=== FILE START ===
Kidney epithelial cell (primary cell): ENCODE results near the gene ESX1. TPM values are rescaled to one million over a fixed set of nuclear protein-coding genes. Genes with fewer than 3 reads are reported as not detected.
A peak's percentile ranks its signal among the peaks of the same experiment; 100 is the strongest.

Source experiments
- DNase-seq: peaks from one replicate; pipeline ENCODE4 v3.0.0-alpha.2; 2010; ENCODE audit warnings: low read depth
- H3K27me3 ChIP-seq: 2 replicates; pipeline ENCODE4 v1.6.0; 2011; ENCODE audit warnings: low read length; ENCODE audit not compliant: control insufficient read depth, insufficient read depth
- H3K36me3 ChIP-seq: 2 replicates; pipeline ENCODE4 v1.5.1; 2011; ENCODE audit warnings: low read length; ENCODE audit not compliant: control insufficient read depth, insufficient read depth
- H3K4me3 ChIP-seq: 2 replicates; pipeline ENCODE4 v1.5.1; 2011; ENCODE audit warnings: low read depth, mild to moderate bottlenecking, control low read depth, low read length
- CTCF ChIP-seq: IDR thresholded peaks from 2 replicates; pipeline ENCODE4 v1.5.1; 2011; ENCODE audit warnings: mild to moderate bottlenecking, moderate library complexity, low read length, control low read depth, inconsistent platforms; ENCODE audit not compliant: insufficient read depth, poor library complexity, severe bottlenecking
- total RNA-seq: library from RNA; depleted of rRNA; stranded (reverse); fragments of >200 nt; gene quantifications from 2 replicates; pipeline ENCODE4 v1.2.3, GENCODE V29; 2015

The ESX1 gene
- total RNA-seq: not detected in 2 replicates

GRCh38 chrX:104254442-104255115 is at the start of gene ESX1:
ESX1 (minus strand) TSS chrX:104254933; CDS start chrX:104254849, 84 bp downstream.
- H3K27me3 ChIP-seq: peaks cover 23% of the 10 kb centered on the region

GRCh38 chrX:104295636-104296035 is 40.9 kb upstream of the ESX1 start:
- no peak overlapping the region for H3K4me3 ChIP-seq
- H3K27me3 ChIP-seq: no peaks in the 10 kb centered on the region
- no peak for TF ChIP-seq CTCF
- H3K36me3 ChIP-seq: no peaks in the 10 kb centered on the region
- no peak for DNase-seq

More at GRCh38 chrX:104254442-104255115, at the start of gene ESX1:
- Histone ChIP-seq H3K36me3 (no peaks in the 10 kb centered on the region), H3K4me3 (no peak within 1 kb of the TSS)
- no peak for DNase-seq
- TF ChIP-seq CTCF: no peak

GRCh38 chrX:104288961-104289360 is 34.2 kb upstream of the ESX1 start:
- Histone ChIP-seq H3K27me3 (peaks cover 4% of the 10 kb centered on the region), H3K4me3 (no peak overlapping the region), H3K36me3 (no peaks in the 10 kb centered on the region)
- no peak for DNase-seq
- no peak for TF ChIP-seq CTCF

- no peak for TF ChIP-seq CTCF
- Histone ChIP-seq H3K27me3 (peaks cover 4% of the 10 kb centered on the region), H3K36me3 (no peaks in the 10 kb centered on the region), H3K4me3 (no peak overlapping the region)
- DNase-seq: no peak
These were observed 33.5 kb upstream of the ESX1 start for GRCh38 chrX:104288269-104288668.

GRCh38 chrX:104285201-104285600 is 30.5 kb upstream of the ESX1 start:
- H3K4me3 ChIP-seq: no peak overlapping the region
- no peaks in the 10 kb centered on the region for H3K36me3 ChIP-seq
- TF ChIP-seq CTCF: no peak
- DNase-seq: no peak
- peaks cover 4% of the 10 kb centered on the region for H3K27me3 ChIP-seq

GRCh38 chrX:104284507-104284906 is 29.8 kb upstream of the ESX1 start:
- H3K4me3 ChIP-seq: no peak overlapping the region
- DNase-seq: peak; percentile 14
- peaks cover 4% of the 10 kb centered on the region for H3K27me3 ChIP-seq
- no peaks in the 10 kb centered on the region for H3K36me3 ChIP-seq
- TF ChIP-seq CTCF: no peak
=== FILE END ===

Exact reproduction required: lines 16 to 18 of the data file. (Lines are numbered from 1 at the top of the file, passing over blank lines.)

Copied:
- no peak overlapping the region for H3K4me3 ChIP-seq
- H3K27me3 ChIP-seq: no peaks in the 10 kb centered on the region
- no peak for TF ChIP-seq CTCF